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Article Published In Vol.1 (Nov-Dec-2013)

Security and Safety Planning in Slum Areas of Jimeta, Adamawa State, Nigeria

Pages : 134-145

Author : Ezenwa Ihedigbo Monday, Felix Aromo Ilesanmi and Haruna Ali

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This study highlights the problems of insecurity and safety threats and their environmental implications in Jimeta, Nigeria. The aim is to study the insecurity and safety threats in the slums in Jimeta, Adamawa State of Nigeria, establishing its nature, pattern and scale so that appropriate recommendations could be advanced to address the phenomenon. The study utilized multiple data sourcing method: Personal observation, oral interview, focus group discussion, questionnaires administration, security breach records study as well as Maps study of the study area. A total of 200 questionnaires were administered to residents of the four wards sampled for the study: Rumde, Luggere, Nassarawo and Jambutu. The data were analysed using both inferential and descriptive statistics. Although most of the findings were based on primary data, references were made to the Nigerian Police Force, Adamawa State Fire Service and the Federal Road Safety Corps whose records of security breach cases were utilised. The investigations revealed that there are high rates of crime in slum affected areas of Jimeta compared to non slum affected areas: Slum areas’ crime figures are four times that of the non slum areas. The limited available police establishments and personnel were concentrated in non slum affected wards of Jimeta. The problems of the study area include limited vehicular access to many compounds, absence of designated waste collection point, absence of public conveniences, inadequate personnel for security and safety operatives, haphazard and unplanned physical development among many others. The study concludes that a significant relationship exists between slum characteristics and crime rates in Jimeta. It therefore recommends better accessibility, lighting, and better infrastructure facilities in the slums of Jimeta. Physical planning proposals were advanced for even spatial distribution of Police, Fire Service and Federal Road Safety Corps establishments.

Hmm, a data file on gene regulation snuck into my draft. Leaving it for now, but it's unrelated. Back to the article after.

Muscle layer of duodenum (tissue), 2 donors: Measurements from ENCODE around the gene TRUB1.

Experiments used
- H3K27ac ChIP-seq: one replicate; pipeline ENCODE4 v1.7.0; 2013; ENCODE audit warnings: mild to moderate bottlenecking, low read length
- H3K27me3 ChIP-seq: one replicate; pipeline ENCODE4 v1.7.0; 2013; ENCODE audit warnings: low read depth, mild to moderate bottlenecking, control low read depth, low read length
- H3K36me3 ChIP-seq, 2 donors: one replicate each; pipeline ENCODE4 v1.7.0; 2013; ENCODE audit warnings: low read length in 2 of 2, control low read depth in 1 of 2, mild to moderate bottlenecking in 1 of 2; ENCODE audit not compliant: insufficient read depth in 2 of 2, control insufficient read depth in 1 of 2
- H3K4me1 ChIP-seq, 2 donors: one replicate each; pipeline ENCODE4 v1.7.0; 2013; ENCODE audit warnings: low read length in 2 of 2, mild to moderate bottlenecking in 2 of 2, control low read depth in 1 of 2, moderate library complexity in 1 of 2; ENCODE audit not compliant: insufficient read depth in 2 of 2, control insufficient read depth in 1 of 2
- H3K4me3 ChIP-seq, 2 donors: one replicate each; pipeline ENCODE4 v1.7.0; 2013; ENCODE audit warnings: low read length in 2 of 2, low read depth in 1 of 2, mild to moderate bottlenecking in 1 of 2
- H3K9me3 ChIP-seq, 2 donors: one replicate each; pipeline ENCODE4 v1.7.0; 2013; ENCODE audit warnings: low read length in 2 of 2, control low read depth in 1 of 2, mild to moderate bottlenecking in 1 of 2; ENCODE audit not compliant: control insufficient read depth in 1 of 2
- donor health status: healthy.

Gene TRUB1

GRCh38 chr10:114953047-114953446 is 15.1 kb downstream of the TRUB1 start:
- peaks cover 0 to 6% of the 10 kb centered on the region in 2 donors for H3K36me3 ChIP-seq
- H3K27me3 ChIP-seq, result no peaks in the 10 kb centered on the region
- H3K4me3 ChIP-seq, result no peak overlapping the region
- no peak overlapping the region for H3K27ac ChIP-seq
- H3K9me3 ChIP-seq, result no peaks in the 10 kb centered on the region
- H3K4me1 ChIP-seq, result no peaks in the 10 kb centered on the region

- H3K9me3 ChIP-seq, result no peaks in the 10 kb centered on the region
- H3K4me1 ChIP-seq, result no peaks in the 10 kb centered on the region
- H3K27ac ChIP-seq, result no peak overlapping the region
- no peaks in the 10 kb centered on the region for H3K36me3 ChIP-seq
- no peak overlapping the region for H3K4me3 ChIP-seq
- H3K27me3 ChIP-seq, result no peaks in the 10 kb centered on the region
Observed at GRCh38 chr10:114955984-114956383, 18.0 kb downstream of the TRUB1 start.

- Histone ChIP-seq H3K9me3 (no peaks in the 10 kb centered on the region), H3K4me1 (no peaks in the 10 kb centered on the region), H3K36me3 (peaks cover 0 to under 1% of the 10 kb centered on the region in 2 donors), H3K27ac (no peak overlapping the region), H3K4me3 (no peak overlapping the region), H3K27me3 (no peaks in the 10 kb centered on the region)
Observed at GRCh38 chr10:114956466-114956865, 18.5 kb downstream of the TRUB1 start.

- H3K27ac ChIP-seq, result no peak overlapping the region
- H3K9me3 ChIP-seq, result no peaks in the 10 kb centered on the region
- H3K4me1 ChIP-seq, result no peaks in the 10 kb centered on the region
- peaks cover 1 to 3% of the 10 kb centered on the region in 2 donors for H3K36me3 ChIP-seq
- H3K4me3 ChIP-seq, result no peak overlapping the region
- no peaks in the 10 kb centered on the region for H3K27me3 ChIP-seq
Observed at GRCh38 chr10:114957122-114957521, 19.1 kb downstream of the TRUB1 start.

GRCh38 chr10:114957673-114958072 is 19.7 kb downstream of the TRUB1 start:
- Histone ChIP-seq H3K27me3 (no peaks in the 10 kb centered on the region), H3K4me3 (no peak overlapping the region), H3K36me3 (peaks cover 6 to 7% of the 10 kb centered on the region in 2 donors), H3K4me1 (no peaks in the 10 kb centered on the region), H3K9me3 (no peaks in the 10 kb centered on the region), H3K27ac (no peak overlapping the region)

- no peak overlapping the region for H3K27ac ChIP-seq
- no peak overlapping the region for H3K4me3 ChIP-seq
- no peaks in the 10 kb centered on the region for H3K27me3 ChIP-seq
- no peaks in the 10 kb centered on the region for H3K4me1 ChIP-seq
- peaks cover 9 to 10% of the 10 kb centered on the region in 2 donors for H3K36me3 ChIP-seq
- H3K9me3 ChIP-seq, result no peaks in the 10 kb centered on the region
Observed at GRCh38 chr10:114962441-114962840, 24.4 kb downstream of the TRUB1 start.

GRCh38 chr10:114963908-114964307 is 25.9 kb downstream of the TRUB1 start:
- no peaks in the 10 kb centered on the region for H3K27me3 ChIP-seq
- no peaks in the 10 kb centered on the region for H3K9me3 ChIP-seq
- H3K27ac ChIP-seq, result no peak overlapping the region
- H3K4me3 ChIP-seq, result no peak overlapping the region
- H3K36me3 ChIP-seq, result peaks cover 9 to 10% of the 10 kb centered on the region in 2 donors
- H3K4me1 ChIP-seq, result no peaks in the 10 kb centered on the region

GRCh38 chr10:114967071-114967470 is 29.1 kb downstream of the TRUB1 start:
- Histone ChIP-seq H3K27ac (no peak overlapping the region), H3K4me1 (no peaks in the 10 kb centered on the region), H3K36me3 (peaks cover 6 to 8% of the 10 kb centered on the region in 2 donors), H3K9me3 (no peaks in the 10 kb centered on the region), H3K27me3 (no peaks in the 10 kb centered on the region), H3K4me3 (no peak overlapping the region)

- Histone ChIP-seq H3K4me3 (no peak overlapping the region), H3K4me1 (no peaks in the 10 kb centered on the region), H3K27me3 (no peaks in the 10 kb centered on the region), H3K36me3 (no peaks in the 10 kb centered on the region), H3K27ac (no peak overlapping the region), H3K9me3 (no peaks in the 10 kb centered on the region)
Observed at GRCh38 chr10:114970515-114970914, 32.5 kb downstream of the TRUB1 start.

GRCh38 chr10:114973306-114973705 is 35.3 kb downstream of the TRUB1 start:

Key Words: Security, safety, physical planning, slum, slum characteristics, Jimeta, crime, access, slum upgrading



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